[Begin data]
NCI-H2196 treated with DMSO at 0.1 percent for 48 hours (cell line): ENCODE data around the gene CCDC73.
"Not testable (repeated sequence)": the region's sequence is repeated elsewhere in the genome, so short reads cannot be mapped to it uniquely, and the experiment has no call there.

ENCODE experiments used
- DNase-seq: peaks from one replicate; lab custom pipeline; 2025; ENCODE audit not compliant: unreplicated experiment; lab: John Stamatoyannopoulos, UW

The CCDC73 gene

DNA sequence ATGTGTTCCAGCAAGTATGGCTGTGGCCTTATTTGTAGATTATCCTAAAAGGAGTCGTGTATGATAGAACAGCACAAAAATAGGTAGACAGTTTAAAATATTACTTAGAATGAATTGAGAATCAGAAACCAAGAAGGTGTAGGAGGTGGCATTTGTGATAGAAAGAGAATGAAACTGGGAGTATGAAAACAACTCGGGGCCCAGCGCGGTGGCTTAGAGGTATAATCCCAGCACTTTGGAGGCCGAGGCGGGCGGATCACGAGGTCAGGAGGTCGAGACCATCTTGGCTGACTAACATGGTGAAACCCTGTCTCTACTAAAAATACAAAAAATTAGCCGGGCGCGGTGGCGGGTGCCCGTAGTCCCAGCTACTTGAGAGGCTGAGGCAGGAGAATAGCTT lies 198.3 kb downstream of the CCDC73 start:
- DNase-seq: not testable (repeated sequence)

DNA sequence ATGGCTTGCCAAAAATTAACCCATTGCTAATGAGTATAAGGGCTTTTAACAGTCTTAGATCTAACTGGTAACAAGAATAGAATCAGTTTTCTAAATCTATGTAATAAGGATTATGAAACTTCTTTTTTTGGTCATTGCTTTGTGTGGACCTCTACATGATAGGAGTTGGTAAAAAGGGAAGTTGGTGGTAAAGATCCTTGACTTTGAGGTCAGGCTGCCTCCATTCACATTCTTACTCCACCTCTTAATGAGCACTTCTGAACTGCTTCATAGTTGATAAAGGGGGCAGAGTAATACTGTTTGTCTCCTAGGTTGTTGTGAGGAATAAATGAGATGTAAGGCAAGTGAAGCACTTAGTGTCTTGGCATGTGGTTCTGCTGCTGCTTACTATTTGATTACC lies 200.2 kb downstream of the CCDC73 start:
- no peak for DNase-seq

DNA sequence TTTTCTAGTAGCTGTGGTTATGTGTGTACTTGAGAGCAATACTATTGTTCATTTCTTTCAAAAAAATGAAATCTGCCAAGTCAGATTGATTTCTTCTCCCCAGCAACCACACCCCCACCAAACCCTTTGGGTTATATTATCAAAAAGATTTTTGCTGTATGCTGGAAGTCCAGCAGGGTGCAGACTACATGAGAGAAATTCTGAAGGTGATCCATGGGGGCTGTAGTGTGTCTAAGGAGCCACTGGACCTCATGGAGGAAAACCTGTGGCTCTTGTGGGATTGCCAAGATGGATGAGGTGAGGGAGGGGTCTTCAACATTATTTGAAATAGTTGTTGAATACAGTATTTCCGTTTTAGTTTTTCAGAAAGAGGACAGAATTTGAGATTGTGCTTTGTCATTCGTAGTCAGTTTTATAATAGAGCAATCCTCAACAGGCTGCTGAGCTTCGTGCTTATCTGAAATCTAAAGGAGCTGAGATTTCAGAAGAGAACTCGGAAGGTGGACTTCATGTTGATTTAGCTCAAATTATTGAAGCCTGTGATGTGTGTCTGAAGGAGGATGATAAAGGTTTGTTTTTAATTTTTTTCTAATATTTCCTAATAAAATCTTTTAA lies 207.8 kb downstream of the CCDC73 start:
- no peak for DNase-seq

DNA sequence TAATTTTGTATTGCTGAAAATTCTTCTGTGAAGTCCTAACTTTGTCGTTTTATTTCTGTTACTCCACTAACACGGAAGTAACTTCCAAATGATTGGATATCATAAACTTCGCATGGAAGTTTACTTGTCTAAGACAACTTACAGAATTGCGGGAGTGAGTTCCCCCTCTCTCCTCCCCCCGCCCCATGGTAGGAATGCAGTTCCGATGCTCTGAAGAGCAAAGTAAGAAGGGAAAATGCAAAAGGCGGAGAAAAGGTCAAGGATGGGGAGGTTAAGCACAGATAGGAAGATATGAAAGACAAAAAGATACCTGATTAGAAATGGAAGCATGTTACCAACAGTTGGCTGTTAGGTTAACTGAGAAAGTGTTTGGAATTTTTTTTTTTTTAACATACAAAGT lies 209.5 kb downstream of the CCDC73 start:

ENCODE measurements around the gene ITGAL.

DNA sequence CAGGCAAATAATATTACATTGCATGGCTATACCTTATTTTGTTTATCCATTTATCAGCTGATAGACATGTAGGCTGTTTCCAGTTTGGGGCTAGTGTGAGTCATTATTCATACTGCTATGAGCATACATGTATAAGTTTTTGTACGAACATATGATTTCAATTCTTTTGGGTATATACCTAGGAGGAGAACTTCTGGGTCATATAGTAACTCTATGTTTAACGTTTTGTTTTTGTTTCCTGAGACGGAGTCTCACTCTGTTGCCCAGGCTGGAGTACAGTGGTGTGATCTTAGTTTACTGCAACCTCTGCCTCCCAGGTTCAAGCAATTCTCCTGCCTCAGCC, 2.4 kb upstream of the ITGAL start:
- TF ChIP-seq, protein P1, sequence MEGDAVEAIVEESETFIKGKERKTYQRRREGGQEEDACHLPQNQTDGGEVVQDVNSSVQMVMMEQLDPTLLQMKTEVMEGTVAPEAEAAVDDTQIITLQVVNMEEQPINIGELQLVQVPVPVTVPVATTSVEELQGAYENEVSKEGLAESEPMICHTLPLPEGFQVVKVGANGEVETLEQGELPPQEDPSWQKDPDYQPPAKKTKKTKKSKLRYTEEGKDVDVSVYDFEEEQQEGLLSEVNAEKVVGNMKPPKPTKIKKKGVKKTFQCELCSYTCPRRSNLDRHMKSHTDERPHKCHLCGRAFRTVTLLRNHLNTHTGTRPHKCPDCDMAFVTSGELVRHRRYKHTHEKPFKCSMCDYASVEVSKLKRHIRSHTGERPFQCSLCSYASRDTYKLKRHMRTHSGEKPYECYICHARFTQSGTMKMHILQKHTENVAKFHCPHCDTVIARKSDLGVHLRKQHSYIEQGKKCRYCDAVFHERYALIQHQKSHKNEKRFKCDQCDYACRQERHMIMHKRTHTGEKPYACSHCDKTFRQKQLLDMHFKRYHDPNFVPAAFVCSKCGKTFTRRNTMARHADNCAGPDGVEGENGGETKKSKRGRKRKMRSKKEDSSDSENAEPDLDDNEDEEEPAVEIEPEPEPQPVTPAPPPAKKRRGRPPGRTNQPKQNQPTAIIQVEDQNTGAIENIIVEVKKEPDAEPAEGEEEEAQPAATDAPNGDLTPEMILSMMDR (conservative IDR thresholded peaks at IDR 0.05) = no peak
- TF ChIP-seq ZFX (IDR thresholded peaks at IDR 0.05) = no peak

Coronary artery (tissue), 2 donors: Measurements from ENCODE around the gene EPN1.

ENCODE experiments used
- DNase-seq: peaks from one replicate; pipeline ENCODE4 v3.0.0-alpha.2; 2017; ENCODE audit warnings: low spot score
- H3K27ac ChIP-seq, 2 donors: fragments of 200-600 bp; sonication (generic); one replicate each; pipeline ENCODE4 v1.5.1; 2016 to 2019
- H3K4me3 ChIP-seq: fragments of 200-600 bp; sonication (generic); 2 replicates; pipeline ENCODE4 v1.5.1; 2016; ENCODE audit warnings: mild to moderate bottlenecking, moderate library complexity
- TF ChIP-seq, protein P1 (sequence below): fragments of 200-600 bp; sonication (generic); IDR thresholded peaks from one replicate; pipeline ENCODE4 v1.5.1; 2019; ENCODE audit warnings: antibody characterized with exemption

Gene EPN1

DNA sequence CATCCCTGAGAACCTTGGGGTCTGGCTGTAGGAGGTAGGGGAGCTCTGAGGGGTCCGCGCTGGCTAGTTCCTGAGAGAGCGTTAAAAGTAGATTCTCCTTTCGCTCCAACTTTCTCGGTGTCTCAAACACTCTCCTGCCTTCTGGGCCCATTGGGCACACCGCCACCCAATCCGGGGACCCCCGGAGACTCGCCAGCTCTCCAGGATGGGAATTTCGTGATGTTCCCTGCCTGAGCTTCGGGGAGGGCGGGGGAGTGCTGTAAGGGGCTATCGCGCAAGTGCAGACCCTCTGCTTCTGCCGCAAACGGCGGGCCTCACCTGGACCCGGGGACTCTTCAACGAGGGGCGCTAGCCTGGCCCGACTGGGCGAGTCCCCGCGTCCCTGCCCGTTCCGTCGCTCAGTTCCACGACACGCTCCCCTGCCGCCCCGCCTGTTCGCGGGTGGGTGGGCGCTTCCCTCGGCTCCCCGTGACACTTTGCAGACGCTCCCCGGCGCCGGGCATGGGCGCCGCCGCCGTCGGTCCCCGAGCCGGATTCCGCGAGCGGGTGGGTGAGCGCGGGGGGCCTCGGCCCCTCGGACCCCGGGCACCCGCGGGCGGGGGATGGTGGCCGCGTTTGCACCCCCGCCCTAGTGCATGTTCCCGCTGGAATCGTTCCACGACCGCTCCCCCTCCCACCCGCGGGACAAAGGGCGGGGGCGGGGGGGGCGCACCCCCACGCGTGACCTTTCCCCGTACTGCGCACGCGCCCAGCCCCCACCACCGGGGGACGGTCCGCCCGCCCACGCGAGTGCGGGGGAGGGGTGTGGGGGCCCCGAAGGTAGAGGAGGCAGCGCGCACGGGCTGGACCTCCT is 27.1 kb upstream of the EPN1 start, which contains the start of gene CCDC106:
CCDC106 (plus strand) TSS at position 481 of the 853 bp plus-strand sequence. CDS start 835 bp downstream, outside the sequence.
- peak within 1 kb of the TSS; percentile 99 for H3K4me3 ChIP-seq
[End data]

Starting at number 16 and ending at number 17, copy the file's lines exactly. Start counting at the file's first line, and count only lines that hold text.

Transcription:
- TF ChIP-seq ZFX (IDR thresholded peaks at IDR 0.05) = no peak

Coronary artery (tissue), 2 donors: Measurements from ENCODE around the gene EPN1.